KU researchers promote positive parenting through technology

KU researchers promote positive parenting through technology

Karen Henry

LAWRENCE — University of Kansas researchers are promoting positive parenting by giving cell phones to young, first-time mothers in the Kansas City area. 

The Centers for Disease Control and Prevention, the CDC Foundation and the Doris Duke Charitable Foundation have granted $1.6 million to KU senior scientist Judith Carta and her colleagues to study the effects of technology on reducing child maltreatment over four years. KU is only one of three U.S. institutions to win such a grant. 

The researchers think cell phones will be an effective and economical way to reach and teach mothers who are at the highest risk of perpetuating poor parenting.

Maintaining young, single, low-income mothers’ participation in parenting programs has been notoriously difficult because they often move a lot, don’t have phone service and have unpredictable schedules, said Carta, who is based at the KU Life Span Institute’s Juniper Gardens Children’s Project in Kansas City, Kan. 

Carta and her colleagues had used cell phones to collect data in an earlier study assessing parenting in young single mothers when they were struck with the potential of cell phone technology to be an integral part of parenting intervention. 

“On one particularly hot day, a young mom called the assessor to report that her baby had been so good that day — she hadn’t had one wet diaper,” said Carta. 

Luckily, it was a nurse taking the phone call, who quickly identified a severe case of dehydration and helped the mother get medical care for her baby.

Clearly, cell phones could help monitor the well-being of children and prevent child maltreatment, Carta and her colleagues concluded.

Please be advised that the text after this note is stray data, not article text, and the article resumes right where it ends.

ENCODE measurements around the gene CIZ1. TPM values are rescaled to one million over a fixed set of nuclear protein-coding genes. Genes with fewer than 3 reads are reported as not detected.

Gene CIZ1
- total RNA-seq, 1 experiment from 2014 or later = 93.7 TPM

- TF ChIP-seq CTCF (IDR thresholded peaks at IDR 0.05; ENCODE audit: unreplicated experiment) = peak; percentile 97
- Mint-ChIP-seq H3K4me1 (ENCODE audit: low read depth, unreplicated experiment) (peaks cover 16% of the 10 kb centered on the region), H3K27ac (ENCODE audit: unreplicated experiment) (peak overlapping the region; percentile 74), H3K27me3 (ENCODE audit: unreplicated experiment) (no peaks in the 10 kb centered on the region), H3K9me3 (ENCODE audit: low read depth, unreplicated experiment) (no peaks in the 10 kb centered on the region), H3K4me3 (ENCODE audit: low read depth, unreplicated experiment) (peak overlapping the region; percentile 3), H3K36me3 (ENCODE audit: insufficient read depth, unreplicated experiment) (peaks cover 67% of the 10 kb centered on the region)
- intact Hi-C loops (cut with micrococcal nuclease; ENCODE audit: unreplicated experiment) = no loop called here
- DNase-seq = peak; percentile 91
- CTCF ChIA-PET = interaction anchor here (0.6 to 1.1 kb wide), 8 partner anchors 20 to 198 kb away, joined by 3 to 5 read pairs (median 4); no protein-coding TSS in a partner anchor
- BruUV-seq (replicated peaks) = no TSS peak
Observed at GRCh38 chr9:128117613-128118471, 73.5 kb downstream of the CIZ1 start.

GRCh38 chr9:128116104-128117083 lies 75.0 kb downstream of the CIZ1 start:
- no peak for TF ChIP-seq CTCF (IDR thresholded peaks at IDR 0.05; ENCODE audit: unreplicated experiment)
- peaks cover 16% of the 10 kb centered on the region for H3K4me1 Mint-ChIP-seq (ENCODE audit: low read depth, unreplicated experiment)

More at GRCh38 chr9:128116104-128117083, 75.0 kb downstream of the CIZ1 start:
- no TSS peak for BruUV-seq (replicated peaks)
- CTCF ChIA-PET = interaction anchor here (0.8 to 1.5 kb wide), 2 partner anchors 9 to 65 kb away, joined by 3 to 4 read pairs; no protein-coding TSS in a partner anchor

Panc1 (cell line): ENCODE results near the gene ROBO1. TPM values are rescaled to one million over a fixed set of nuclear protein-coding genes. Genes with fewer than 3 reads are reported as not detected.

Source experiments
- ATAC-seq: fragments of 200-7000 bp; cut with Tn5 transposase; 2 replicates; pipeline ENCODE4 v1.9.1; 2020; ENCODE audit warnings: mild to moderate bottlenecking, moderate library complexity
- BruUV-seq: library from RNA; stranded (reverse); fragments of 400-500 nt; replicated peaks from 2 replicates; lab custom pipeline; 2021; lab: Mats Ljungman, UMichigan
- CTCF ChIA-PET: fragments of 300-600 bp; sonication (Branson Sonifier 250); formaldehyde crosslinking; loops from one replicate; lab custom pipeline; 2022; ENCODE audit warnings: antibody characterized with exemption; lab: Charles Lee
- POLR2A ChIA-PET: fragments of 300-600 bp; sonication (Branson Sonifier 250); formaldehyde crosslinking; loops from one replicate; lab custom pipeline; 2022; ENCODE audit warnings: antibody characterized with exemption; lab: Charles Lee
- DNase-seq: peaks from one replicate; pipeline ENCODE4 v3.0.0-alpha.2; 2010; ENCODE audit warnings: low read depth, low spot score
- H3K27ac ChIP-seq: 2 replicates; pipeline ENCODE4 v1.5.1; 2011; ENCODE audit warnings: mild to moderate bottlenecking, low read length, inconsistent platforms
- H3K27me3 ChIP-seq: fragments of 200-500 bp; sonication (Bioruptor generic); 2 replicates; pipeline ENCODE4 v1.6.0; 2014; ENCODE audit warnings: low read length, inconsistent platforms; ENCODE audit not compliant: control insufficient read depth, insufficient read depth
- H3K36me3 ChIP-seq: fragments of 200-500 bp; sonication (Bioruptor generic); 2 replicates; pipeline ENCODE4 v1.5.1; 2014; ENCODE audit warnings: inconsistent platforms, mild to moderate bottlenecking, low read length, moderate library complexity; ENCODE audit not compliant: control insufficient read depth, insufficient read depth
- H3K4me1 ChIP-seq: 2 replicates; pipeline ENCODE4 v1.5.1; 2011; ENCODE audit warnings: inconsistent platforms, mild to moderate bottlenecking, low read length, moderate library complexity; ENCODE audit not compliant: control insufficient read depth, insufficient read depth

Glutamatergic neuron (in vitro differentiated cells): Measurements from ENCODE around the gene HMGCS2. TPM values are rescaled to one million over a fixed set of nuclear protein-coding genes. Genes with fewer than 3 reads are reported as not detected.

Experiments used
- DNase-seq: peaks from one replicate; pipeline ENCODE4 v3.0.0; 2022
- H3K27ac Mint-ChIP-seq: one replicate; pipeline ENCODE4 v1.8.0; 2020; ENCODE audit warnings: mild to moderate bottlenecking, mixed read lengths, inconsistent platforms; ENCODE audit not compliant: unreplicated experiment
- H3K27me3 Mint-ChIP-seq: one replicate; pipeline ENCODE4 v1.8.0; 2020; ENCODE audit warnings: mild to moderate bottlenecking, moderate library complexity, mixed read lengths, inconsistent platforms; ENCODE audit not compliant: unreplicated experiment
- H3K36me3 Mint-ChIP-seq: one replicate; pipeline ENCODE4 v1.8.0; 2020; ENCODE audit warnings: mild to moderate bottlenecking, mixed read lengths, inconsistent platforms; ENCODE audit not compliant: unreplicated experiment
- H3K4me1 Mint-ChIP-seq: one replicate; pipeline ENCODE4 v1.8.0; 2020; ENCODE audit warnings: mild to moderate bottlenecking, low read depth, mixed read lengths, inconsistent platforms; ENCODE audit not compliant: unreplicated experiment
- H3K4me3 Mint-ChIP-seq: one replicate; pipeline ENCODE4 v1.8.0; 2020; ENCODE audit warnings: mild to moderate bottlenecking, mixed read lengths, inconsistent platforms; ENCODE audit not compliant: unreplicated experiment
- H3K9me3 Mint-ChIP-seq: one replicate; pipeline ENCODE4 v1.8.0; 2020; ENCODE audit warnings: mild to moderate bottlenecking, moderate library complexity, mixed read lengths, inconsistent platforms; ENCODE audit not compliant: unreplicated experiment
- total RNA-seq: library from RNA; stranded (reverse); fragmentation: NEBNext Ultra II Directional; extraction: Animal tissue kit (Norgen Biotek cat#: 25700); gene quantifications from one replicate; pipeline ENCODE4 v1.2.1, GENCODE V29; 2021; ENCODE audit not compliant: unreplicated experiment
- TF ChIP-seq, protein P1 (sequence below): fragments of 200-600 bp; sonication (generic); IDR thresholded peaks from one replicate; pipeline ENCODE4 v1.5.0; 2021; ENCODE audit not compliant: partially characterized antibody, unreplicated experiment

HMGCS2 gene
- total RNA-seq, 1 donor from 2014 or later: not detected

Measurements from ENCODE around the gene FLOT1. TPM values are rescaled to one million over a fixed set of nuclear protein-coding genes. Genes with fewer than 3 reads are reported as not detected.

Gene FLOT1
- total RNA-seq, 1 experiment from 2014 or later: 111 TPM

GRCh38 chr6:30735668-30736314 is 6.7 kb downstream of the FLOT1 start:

More than 2 million cases of child maltreatment are reported each year in the United States and of these, child neglect remains the largest single category. A disproportionate number of cases of neglect occur with young mothers, who often have their own personal histories of abuse and delinquency.

“The good news is that we know how to improve parenting,” said Carta. “The bad news is that the impact on the highest risk parents has been small.”

The Kansas City study aims to test the effects of using cell phones to extend an existing home-based parenting program for mothers at high risk for child neglect called Planned Activities Training. The program helps reduce children’s challenging behavior by giving parents knowledge and skills to prepare their children for daily routines that may be problematic, such as mealtime or getting dressed in the morning. 

The cell phones and line charges, donated by AT&T, will allow parenting coaches to send daily text messages suggesting a planned activity followed later the same day with a question about the activity. The coaches will also send appointment reminders and messages of support. Mothers can call their coaches and expect a call back within 24 hours. 

Personal use of the cell phones is restricted to 200 minutes a week and 2,000 text messages a month. Phones will be returned at the end of the three-month program. 

Mothers in the cell phone group will be compared to a group enrolled in a traditional Planned Activities Training program and a control group, all with children four years of age. Mothers and children will be extensively assessed before, immediately following the program and six months and 12 months later to determine effects on child maltreatment, parenting and children’s behavior.

The project will also analyze the cost benefit of the parenting program with and without cell phones and if and how well parents followed and remained in the program. 

“Too often child neglect is addressed only when harm has already been done to both the child and the mother,” said Carta. “We need to know how to prevent child maltreatment in the highest risk groups and do it in a cost-effective way.”

Steven Warren, professor of applied behavioral science, director of KU’s Life Span Institute and interim vice provost for research and graduate studies, and John Borkowski, the Andrew J. McKenna Family Professor of Psychology at the University of Notre Dame, co-direct the project with Carta. 

The Juniper Garden Children’s Project has conducted groundbreaking research in urban Kansas City, Kan., for 43 years, including the effectiveness of early intervention with young children and families and instructional and behavioral intervention with school-aged children, youth and young adults at risk because of poverty or disability. 

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